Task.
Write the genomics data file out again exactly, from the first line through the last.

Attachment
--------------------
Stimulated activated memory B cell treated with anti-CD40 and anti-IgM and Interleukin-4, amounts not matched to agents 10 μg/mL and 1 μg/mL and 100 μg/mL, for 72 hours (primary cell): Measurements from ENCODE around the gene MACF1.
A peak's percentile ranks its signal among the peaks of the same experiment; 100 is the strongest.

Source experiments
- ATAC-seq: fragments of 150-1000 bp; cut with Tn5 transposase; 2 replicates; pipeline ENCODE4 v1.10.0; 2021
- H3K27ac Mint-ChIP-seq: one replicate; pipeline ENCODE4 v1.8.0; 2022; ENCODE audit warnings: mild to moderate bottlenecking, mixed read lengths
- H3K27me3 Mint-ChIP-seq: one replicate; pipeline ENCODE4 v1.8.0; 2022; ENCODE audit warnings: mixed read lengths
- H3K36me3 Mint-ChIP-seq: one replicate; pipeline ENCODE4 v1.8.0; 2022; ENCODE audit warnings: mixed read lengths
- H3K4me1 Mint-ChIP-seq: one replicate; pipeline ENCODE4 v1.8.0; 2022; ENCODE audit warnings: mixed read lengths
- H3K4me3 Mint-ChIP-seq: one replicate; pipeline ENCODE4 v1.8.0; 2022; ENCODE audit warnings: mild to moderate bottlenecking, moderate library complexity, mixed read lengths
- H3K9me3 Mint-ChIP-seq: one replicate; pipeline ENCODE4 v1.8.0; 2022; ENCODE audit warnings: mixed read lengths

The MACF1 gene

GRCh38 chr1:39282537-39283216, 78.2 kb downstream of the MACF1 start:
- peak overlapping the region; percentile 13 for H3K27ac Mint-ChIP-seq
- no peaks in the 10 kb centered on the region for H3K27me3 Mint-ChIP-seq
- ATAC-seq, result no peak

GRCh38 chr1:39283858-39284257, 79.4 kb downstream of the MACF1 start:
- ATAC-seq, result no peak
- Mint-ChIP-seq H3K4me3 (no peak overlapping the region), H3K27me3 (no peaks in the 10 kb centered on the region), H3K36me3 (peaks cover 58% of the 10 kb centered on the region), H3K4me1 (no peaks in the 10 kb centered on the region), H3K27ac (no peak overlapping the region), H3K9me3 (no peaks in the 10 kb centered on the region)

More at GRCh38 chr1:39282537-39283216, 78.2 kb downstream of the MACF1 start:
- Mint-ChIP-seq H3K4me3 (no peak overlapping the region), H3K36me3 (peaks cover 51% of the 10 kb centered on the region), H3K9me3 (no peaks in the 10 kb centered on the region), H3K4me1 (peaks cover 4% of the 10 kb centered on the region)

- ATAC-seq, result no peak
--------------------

Stimulated activated memory B cell treated with anti-CD40 and anti-IgM and Interleukin-4, amounts not matched to agents 10 μg/mL and 1 μg/mL and 100 μg/mL, for 72 hours (primary cell): Measurements from ENCODE around the gene MACF1.
A peak's percentile ranks its signal among the peaks of the same experiment; 100 is the strongest.

Source experiments
- ATAC-seq: fragments of 150-1000 bp; cut with Tn5 transposase; 2 replicates; pipeline ENCODE4 v1.10.0; 2021
- H3K27ac Mint-ChIP-seq: one replicate; pipeline ENCODE4 v1.8.0; 2022; ENCODE audit warnings: mild to moderate bottlenecking, mixed read lengths
- H3K27me3 Mint-ChIP-seq: one replicate; pipeline ENCODE4 v1.8.0; 2022; ENCODE audit warnings: mixed read lengths
- H3K36me3 Mint-ChIP-seq: one replicate; pipeline ENCODE4 v1.8.0; 2022; ENCODE audit warnings: mixed read lengths
- H3K4me1 Mint-ChIP-seq: one replicate; pipeline ENCODE4 v1.8.0; 2022; ENCODE audit warnings: mixed read lengths
- H3K4me3 Mint-ChIP-seq: one replicate; pipeline ENCODE4 v1.8.0; 2022; ENCODE audit warnings: mild to moderate bottlenecking, moderate library complexity, mixed read lengths
- H3K9me3 Mint-ChIP-seq: one replicate; pipeline ENCODE4 v1.8.0; 2022; ENCODE audit warnings: mixed read lengths

The MACF1 gene

GRCh38 chr1:39282537-39283216, 78.2 kb downstream of the MACF1 start:
- peak overlapping the region; percentile 13 for H3K27ac Mint-ChIP-seq
- no peaks in the 10 kb centered on the region for H3K27me3 Mint-ChIP-seq
- ATAC-seq, result no peak

GRCh38 chr1:39283858-39284257, 79.4 kb downstream of the MACF1 start:
- ATAC-seq, result no peak
- Mint-ChIP-seq H3K4me3 (no peak overlapping the region), H3K27me3 (no peaks in the 10 kb centered on the region), H3K36me3 (peaks cover 58% of the 10 kb centered on the region), H3K4me1 (no peaks in the 10 kb centered on the region), H3K27ac (no peak overlapping the region), H3K9me3 (no peaks in the 10 kb centered on the region)

More at GRCh38 chr1:39282537-39283216, 78.2 kb downstream of the MACF1 start:
- Mint-ChIP-seq H3K4me3 (no peak overlapping the region), H3K36me3 (peaks cover 51% of the 10 kb centered on the region), H3K9me3 (no peaks in the 10 kb centered on the region), H3K4me1 (peaks cover 4% of the 10 kb centered on the region)

- ATAC-seq, result no peak